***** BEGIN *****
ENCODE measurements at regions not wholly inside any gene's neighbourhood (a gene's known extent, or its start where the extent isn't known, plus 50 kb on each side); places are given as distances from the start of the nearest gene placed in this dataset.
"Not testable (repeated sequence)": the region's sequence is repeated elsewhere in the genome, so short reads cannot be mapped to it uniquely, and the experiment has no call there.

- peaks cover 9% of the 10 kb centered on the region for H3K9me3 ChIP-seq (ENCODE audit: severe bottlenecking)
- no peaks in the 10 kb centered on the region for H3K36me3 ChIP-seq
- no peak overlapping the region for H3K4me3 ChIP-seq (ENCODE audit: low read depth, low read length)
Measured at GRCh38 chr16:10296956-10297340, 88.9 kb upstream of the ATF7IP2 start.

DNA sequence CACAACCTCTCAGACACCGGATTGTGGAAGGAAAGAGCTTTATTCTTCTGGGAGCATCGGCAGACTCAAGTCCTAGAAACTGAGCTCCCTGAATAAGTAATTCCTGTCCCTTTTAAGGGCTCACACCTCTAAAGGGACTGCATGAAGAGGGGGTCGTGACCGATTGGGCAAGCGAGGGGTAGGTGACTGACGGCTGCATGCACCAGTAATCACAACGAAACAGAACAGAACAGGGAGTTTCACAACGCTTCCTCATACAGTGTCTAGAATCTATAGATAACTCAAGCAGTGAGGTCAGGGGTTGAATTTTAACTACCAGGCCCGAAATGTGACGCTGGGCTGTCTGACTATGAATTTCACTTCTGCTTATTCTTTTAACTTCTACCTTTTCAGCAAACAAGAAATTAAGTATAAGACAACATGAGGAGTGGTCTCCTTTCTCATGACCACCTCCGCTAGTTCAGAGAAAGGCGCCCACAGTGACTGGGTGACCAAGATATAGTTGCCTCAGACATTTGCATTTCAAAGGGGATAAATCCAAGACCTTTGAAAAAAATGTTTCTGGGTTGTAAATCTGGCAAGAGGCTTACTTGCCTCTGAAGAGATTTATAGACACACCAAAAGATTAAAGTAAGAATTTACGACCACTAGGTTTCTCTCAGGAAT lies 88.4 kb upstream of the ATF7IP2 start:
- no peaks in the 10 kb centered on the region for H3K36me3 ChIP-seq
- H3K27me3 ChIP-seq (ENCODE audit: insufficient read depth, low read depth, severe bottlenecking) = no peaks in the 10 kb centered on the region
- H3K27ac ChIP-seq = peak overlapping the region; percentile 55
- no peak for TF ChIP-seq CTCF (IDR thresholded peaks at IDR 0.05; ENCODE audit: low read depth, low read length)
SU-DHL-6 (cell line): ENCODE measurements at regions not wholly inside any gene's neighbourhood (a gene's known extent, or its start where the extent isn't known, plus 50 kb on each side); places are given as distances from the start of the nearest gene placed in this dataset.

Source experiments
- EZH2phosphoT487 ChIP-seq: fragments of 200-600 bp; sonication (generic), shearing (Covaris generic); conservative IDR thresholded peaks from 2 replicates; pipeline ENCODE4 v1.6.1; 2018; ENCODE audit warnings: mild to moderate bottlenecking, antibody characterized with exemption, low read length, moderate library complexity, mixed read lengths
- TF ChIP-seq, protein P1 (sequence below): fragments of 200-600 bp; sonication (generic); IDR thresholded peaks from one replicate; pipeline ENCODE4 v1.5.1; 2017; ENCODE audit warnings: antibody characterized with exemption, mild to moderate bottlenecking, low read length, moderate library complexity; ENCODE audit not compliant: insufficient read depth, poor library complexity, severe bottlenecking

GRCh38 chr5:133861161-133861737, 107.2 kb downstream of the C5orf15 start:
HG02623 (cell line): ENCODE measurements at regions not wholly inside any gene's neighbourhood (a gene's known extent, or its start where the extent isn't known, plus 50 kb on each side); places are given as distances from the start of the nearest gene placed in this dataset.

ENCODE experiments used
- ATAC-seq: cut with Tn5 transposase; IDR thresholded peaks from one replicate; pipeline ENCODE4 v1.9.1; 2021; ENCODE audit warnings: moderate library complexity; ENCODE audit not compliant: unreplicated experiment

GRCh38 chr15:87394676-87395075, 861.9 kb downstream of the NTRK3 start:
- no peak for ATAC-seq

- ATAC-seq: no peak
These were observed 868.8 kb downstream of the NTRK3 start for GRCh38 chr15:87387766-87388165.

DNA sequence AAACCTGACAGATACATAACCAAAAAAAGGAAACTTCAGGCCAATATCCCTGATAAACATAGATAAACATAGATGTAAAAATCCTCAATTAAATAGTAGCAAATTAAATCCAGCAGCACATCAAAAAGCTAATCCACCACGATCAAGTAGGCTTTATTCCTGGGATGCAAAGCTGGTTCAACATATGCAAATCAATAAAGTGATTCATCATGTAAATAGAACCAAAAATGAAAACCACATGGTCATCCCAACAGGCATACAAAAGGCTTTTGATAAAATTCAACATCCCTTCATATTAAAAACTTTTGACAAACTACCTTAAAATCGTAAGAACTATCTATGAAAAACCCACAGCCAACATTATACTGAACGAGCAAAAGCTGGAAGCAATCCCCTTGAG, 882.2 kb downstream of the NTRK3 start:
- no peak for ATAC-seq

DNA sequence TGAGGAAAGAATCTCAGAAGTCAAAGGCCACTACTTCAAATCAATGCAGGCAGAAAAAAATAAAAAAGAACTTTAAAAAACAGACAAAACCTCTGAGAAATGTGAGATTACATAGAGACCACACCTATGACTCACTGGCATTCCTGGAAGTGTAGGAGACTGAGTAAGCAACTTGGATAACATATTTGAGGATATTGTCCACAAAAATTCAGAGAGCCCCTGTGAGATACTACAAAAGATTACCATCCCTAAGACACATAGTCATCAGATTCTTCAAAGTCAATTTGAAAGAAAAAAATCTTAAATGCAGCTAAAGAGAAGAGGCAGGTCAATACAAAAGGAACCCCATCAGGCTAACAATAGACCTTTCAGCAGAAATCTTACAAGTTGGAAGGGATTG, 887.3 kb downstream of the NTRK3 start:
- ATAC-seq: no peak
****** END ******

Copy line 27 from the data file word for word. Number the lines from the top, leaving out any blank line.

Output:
- ATAC-seq: no peak